Some of the leading AI researchers in the field shared their opinion on this: Petia Radeva, Professor at the Department of Mathematics and Computer Science at the University of Barcelona, was positive that the increasingly broad domains of application for AI and the potential impact of this technology will attract more women into the sector. Similarly, Van Der Schaar suggests that “publicising the interdisciplinary scope of possibilities and career paths that studying AI can lead to will help to inspire a more diverse group of people to pursue it. In parallel, the industry will benefit from a pipeline of people who are motivated by combining a variety of ideas and applying them across domains.” However, we must consider the drivers of this trend, which sits in tension with the known hierarchy in the field between applied roles and more ‘basic’, statistical roles, traditionally considered superior. Qualitative research through surveys with women in the field would help us to understand how independently women move into these fields.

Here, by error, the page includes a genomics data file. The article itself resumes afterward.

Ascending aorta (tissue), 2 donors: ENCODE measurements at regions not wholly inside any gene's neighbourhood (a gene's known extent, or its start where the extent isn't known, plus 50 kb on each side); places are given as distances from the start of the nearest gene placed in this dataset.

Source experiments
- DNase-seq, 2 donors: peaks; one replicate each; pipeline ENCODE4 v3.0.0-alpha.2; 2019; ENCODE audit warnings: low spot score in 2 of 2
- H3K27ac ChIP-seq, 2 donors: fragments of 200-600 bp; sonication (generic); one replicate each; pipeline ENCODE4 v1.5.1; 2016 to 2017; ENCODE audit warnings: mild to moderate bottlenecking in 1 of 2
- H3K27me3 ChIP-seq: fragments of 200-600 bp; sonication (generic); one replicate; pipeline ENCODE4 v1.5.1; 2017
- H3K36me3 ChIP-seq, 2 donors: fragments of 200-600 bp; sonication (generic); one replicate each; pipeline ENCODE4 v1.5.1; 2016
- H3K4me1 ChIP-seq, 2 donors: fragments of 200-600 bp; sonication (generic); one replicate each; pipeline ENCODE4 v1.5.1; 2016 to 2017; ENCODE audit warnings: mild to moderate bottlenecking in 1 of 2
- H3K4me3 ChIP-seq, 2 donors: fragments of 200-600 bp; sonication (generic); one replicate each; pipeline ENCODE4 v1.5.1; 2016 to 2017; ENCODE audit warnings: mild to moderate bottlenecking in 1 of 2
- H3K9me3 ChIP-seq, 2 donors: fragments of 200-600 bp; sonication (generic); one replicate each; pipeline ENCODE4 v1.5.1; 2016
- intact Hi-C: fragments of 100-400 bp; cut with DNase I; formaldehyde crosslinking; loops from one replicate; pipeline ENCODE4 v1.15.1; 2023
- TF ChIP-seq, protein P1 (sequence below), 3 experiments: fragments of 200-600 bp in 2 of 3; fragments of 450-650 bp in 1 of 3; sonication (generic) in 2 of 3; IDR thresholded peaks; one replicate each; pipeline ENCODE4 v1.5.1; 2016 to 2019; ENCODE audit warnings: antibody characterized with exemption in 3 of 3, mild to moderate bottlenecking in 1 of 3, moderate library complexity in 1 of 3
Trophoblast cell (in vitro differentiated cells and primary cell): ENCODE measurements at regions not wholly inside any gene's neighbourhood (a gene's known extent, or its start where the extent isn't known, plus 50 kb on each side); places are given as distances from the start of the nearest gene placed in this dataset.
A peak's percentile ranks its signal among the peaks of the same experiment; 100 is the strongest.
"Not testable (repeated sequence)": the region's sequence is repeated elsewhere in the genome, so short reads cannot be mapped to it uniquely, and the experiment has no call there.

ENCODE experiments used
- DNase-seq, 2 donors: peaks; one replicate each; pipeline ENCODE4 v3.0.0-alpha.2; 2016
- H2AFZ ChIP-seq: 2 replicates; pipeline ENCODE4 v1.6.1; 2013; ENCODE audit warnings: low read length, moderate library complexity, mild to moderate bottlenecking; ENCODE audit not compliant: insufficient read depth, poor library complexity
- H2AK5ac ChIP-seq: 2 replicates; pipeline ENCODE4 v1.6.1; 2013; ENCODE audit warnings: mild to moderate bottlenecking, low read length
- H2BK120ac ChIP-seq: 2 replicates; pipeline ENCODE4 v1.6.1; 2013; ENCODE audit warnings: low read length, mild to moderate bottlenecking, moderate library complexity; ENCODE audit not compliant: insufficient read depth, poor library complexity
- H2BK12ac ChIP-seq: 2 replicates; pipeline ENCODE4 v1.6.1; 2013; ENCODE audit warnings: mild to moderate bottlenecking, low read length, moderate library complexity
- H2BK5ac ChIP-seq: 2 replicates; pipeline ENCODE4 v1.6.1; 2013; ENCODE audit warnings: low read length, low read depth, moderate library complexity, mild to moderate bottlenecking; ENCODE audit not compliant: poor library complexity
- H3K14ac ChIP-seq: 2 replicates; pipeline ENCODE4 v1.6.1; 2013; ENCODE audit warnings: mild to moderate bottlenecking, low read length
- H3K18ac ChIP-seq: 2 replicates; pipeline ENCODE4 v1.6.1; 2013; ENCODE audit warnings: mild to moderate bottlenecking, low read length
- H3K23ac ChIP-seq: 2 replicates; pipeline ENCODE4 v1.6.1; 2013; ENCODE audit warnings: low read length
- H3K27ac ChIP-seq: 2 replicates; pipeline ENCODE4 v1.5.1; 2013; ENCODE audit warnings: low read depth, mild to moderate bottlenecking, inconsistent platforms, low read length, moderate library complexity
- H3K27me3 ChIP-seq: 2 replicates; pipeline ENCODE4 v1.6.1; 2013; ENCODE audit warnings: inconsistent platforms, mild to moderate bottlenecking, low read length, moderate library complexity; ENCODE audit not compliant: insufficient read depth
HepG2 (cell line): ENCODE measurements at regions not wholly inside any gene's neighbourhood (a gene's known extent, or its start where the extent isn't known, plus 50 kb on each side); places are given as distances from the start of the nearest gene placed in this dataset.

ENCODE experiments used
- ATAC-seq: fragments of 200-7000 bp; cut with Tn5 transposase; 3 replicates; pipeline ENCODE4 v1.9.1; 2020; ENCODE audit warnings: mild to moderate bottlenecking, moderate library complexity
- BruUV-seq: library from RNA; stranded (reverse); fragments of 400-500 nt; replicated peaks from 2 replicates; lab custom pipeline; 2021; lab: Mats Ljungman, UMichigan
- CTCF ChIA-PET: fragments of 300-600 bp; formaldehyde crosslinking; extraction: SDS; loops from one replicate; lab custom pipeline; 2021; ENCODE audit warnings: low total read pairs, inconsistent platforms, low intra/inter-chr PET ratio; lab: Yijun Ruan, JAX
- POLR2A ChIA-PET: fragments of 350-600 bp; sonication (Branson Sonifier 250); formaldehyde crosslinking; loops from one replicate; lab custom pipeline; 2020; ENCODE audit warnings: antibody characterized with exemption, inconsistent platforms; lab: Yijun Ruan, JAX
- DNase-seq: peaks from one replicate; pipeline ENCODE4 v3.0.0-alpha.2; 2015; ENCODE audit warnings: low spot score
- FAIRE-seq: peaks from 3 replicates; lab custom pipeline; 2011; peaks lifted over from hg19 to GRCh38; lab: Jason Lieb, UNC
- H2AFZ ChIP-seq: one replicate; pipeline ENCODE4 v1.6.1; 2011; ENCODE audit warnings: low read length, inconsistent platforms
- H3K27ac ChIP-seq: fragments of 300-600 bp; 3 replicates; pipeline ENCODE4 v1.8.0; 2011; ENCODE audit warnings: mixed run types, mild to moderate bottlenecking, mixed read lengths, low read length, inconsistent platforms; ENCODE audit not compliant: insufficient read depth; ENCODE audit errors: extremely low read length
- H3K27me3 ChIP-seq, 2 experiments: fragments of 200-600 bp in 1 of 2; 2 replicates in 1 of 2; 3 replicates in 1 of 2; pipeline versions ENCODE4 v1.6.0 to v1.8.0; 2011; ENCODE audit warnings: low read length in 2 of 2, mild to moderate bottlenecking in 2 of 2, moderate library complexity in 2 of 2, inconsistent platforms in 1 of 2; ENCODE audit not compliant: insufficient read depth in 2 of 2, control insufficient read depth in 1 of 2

Our report expands the evidence on gender diversity in AI research and provides a baseline against which progress can be tracked. In the future, we will explore the temporal co-authorship network of AI papers to examine how different the career trajectory of male and female researchers might be, potentially survey the AI researchers on arXiv and investigate the drivers of the diversity gap in more detail through our innovation mapping methods. We also plan to extend this analysis to identify the representation of other underrepresented groups.
However, we know that pipeline studies alone cannot address the problem, with problems of diversity deeply connected to issues in the education system, intersectional inequalities, workplace practices and persistent stereotypes around identity. We hope that by extending our analysis and engaging with leading figures in education, skills and innovation policy, we can begin to understand in more detail the social and institutional determinants of gender diversity in AI and identify effective interventions to improve it.
Originally posted here.